7. Younger Girl
8. On The Road Again
9. Didn't Want To Have To Do It
10. Jug Band Music
11. Summer In The City
12. Rain On The Roof
13. Pow (Theme From 'What's Up, Tiger Lily?')
14. Nashville Cats
15. Lovin' You
16. Darlin' Companion
17. Coconut Grove
18. Full Measure
19. Darling Be Home Soon
20. Lonely (Amy's Theme)
See all 26 tracks on this disc

Product Details

  • Audio CD (February 22, 2000)
  • Original Release Date: February 22, 2000
  • Number of Discs: 1
  • Format: Original recording remastered
  • Label: Buddha
  • ASIN: B00004KD24
  • Average Customer Review: 4.6 out of 5 stars  See all reviews (212 customer reviews)
  • Amazon Best Sellers Rank: #526 in Music (See Top 100 in Music)

Customer Reviews

4.6 out of 5 stars

Most Helpful Customer Reviews

105 of 108 people found the following review helpful By Phil on March 20, 2000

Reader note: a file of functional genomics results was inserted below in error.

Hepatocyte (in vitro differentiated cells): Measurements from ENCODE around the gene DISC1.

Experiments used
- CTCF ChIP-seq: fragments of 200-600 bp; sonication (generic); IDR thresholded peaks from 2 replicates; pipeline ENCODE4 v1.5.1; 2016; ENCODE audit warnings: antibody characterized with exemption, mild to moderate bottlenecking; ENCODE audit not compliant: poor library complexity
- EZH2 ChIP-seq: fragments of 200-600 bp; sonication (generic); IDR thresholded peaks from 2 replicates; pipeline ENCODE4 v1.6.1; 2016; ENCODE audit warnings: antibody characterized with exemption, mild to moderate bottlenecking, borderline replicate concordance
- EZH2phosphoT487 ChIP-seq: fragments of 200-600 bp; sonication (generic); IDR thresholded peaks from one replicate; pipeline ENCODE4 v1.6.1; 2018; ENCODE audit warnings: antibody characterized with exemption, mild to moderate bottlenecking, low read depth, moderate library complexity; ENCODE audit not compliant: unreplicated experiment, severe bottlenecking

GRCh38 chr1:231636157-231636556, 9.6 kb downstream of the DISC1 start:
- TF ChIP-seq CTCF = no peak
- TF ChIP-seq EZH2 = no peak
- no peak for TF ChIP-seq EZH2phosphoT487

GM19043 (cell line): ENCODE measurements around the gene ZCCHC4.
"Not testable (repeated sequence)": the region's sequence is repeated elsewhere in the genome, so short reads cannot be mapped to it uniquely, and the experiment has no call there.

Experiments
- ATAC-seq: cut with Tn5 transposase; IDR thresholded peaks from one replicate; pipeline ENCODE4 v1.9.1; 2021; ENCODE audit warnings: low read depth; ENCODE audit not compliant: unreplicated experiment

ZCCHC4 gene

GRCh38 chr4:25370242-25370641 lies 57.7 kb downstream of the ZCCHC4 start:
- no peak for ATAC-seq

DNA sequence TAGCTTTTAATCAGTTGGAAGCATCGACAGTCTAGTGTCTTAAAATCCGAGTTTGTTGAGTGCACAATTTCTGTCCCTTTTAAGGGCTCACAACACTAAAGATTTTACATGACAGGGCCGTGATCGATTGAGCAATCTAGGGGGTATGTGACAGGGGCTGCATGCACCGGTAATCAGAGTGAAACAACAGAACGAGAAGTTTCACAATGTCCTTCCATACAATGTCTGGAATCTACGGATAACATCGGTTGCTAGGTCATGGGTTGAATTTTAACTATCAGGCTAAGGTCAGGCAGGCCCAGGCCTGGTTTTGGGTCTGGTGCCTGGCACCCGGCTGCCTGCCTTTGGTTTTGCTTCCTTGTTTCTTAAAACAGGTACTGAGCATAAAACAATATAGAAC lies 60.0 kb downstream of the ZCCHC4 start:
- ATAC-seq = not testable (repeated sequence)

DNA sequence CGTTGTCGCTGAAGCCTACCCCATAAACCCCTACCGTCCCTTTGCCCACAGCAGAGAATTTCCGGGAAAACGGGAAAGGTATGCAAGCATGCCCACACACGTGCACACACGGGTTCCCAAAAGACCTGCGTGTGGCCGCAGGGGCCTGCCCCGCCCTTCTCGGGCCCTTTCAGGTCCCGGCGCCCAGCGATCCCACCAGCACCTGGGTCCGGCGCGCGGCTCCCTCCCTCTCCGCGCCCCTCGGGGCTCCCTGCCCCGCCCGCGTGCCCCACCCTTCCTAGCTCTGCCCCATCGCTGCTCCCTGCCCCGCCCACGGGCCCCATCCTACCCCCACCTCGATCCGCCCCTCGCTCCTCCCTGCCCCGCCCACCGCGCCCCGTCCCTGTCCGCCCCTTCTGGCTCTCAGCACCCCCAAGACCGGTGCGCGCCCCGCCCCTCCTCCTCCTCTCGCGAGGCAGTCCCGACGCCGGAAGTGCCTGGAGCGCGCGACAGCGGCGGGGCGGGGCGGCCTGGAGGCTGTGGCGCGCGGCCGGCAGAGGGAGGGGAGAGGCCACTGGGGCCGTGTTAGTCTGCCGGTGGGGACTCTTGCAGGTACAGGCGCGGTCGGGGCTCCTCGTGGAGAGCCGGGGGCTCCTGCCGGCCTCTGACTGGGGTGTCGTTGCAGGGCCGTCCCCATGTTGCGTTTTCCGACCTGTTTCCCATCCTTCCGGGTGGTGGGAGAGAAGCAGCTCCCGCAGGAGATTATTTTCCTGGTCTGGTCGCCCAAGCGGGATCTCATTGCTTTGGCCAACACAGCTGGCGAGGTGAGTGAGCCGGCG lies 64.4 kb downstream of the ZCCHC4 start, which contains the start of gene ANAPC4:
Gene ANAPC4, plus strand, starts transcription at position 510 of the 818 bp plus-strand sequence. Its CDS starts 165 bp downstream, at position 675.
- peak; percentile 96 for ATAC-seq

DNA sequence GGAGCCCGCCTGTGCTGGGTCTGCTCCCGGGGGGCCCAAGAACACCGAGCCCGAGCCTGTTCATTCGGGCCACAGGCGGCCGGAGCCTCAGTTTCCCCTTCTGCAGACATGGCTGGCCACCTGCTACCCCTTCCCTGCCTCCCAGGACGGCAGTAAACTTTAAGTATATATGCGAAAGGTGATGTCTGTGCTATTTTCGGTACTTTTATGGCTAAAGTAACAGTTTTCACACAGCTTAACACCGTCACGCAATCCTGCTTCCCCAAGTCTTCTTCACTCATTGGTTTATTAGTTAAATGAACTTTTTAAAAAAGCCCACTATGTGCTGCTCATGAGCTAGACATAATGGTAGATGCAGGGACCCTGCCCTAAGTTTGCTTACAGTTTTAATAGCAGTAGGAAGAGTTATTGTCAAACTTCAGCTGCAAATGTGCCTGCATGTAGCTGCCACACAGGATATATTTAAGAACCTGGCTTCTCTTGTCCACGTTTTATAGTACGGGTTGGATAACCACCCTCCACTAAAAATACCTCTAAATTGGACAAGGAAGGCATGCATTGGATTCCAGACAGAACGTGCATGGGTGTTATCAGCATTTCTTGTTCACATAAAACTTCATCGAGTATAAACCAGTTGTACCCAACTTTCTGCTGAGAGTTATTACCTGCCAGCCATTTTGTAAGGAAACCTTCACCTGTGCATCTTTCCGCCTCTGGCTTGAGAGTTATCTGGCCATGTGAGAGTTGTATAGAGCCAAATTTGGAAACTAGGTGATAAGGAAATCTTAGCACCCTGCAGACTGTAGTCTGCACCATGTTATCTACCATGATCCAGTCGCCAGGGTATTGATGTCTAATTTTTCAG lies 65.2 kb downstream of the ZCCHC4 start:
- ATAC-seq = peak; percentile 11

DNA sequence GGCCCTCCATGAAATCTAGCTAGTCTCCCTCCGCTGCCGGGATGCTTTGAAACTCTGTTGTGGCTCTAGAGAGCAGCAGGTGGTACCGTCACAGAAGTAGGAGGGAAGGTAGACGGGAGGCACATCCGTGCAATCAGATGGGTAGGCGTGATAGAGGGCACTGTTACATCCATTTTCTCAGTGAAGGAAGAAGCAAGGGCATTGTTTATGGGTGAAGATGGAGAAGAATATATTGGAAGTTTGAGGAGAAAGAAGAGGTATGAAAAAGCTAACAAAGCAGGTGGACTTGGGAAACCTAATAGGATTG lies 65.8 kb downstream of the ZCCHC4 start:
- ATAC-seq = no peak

Format: Audio CD
Wow! I almost didn't buy this collection after reading other amazon reviews and how similar it was to the Rhino CD, but boy good thing I did. First off, this compilation is not only cheaper than than the Rhino package, but sound wise it blows the doors off the Rhino package. Did Rhino take their compilation from old records? This thing sounds amazing, I don't know any other way to describe it. The package says it was taken from the original master tapes for the 1st time and boy does it show. I can't say enough about the sound because being a long time fan, I have always been dissapointed with the way that their CD's have sounded. Great liner notes from Ben Edmonds of Cream & Mojo magazine with lots of information I never knew. I hope Mojo has a big feature planned soon. As far as the tracks go, yeah it's the best of the Lovin Spoonful what more could you want? Don't be fooled friends, this is the must own Spoonful package! Let's hope Buddha reissues the entire LS catalog this way.